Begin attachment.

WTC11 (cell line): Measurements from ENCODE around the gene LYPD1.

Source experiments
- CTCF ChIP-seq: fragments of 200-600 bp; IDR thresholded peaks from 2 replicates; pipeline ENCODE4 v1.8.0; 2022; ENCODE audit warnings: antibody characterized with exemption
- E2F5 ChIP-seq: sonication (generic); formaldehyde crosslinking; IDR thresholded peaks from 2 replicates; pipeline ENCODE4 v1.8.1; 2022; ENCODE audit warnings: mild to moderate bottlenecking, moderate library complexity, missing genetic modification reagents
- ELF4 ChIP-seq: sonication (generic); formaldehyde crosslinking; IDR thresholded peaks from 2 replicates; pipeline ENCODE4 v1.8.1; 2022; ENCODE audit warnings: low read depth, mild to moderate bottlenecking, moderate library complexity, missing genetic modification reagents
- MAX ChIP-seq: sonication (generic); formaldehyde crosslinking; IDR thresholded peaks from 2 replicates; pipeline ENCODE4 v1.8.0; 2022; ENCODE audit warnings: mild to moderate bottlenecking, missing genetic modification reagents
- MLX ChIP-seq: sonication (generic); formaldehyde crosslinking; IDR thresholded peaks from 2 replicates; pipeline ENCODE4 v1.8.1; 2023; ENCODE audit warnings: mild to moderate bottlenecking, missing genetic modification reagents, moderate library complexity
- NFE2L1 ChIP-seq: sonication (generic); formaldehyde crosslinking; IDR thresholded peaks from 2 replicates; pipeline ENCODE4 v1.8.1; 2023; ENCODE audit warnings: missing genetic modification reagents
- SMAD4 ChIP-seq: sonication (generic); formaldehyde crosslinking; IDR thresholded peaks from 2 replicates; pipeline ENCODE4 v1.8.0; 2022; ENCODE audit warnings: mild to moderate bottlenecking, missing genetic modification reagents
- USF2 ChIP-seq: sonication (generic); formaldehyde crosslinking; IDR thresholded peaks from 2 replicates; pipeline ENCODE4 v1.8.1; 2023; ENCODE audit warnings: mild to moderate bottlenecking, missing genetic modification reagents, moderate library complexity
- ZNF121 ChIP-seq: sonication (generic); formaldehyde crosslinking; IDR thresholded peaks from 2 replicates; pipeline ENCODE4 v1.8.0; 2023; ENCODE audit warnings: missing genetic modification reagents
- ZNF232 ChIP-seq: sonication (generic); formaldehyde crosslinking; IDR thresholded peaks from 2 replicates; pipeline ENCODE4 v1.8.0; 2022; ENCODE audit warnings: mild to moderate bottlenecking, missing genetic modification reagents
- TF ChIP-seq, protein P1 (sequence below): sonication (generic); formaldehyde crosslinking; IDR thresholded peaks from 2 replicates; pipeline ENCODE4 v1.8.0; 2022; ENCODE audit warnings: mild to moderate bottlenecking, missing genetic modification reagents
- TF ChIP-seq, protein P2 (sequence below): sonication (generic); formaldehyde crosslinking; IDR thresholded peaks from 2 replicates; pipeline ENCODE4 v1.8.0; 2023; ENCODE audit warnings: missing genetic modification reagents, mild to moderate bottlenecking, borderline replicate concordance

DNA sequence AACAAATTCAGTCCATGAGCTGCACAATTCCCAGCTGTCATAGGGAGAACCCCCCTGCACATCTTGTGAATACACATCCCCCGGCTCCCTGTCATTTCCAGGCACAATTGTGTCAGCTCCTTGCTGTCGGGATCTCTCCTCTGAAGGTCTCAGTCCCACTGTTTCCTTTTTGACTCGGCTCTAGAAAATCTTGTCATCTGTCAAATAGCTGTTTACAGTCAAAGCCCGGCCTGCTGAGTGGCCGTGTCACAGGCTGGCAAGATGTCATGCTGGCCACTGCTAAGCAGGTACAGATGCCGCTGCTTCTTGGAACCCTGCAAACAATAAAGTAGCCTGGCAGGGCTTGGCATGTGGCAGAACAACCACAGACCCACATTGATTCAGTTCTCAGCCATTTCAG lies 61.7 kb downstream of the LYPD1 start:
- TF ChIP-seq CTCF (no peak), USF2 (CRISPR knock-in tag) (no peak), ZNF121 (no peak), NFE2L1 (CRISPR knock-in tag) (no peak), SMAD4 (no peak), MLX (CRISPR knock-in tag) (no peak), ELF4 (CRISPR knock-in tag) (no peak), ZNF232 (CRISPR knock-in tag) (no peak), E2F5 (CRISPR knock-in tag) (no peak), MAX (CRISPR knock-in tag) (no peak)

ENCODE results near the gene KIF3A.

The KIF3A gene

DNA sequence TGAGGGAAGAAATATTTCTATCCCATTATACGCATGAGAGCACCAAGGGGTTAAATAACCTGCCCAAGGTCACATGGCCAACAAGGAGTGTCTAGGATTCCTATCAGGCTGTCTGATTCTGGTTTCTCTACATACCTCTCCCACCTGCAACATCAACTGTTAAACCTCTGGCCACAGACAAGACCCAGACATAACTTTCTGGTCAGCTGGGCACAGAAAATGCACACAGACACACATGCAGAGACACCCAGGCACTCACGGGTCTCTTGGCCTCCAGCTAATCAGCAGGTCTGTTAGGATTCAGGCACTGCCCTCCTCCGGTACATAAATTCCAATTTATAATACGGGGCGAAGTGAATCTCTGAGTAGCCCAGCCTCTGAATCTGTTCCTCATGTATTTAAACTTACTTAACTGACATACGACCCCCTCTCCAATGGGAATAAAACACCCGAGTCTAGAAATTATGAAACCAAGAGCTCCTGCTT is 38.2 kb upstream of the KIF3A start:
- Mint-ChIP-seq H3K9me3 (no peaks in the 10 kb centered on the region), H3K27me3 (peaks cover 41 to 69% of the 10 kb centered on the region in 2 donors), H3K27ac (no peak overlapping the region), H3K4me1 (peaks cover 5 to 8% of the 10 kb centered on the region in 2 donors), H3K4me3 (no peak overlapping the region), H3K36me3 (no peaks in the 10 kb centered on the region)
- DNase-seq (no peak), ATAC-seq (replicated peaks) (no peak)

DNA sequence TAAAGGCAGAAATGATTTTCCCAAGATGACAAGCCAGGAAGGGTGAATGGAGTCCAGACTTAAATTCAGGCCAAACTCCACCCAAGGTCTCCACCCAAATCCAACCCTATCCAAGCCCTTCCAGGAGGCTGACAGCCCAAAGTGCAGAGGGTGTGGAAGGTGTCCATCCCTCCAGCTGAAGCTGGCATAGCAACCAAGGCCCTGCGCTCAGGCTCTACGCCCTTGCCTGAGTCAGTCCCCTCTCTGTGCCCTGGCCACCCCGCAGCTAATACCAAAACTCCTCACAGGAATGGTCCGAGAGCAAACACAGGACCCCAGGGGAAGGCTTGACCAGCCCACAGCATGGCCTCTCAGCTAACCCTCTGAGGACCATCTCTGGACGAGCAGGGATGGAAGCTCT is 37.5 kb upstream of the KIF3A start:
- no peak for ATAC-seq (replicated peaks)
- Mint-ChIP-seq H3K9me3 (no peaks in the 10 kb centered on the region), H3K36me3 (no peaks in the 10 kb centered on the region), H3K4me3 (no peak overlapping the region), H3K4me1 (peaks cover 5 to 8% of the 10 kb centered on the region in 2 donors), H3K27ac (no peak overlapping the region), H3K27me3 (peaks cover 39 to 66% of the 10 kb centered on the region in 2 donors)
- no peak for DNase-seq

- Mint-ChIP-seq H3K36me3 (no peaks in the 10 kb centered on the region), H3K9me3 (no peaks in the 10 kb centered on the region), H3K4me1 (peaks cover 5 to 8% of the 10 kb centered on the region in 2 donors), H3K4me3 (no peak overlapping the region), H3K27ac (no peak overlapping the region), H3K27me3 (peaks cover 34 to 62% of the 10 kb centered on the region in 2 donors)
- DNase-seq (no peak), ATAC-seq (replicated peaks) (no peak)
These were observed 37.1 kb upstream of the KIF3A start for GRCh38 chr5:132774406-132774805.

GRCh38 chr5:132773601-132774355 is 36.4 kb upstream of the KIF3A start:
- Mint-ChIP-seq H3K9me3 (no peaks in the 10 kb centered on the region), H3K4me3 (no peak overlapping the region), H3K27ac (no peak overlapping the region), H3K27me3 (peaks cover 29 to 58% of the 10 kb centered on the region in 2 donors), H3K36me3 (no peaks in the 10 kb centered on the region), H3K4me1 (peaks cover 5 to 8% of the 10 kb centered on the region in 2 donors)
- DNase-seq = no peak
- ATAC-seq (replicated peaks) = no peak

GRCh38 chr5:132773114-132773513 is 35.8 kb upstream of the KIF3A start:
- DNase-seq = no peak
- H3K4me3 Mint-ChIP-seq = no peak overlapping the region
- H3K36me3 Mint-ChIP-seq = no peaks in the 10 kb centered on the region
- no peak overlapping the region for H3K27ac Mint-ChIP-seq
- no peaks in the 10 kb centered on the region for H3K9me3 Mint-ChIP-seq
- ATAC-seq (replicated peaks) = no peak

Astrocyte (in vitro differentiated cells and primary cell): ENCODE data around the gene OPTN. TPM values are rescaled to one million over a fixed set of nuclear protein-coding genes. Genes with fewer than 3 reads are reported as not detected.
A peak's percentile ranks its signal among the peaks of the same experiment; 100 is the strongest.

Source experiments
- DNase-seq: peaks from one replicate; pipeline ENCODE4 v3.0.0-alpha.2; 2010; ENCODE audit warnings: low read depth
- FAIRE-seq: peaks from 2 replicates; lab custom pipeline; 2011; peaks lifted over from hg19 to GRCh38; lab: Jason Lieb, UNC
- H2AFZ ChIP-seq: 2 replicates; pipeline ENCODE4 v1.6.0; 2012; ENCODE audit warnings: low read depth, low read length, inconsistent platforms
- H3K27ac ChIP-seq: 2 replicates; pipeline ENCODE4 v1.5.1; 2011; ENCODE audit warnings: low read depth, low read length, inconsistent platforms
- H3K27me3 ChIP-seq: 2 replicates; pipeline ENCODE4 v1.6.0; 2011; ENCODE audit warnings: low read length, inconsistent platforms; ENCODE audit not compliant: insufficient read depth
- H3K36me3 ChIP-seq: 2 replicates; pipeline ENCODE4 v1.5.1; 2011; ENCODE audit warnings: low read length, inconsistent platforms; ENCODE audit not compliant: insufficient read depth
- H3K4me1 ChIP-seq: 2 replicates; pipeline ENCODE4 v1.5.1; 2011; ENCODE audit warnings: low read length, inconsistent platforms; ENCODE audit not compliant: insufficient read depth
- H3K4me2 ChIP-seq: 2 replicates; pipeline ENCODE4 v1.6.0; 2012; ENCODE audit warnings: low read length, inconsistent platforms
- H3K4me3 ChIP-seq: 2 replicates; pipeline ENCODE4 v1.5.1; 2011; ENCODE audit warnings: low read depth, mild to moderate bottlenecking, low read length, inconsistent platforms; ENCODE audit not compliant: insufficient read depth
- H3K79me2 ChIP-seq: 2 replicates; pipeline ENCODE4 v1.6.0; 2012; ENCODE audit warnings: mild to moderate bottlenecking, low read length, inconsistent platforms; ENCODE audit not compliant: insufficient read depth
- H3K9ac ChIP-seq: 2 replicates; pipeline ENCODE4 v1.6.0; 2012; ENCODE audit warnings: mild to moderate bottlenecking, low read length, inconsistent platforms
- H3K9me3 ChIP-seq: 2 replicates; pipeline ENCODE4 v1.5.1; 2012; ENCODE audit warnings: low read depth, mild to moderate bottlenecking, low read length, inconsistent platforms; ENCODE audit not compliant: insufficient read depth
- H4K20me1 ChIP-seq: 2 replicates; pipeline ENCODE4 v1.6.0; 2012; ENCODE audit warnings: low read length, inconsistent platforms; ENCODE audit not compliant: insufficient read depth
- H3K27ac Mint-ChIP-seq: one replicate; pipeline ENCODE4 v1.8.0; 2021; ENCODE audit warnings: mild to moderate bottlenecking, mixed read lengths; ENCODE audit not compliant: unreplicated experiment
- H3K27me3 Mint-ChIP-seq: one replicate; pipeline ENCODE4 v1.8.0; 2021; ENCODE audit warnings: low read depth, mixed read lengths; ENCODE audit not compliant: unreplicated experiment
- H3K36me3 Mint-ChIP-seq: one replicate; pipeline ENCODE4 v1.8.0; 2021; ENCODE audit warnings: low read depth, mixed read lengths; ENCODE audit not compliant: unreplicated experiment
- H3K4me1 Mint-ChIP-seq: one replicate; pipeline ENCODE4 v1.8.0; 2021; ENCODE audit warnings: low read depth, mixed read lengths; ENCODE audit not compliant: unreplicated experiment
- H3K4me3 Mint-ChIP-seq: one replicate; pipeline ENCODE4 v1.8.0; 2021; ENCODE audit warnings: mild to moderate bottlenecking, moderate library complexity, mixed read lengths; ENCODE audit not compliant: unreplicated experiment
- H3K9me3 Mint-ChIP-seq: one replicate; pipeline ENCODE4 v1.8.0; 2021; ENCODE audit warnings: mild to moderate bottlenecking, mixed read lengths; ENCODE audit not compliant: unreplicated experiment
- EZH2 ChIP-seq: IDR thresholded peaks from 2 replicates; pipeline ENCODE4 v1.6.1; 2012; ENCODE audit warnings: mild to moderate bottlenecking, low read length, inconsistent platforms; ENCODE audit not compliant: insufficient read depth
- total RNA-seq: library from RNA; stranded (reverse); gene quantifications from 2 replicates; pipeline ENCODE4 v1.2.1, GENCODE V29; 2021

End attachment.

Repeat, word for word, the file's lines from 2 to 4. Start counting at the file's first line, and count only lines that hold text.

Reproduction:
Source experiments
- CTCF ChIP-seq: fragments of 200-600 bp; IDR thresholded peaks from 2 replicates; pipeline ENCODE4 v1.8.0; 2022; ENCODE audit warnings: antibody characterized with exemption
- E2F5 ChIP-seq: sonication (generic); formaldehyde crosslinking; IDR thresholded peaks from 2 replicates; pipeline ENCODE4 v1.8.1; 2022; ENCODE audit warnings: mild to moderate bottlenecking, moderate library complexity, missing genetic modification reagents